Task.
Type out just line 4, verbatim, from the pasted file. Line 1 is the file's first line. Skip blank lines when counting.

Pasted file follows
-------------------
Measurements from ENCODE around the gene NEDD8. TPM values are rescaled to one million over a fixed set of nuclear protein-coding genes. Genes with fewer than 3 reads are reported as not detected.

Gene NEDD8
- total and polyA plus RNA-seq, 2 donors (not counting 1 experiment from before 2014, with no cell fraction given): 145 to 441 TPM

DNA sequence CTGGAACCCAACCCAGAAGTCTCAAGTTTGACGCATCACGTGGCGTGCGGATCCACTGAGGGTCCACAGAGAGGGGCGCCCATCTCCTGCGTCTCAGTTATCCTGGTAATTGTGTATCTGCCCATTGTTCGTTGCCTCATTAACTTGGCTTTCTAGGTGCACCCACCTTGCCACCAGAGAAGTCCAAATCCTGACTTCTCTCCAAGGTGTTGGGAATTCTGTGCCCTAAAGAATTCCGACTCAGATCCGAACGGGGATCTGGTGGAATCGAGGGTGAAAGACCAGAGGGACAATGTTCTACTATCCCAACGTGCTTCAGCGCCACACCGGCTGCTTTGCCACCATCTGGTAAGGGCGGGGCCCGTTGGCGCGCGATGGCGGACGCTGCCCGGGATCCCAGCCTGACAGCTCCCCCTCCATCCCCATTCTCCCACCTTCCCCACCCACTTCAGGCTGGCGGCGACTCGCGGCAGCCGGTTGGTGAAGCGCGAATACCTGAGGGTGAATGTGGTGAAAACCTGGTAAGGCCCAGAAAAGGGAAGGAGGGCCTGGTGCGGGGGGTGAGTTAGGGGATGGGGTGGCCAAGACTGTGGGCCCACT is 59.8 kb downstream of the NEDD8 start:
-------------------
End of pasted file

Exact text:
DNA sequence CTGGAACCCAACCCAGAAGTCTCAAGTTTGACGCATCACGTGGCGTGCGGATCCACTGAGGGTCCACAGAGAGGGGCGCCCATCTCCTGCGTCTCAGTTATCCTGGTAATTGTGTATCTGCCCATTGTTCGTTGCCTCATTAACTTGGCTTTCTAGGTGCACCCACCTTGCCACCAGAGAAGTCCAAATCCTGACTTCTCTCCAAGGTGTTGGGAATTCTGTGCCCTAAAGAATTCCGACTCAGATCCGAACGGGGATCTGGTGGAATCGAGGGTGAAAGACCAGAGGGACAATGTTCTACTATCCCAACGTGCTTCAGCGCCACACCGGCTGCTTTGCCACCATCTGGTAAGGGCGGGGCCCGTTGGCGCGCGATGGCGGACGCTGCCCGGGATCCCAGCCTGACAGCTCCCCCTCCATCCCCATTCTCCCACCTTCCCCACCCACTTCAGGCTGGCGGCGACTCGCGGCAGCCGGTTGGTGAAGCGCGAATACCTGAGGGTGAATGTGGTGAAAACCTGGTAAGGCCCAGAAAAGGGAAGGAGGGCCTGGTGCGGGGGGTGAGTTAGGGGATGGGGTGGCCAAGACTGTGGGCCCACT is 59.8 kb downstream of the NEDD8 start: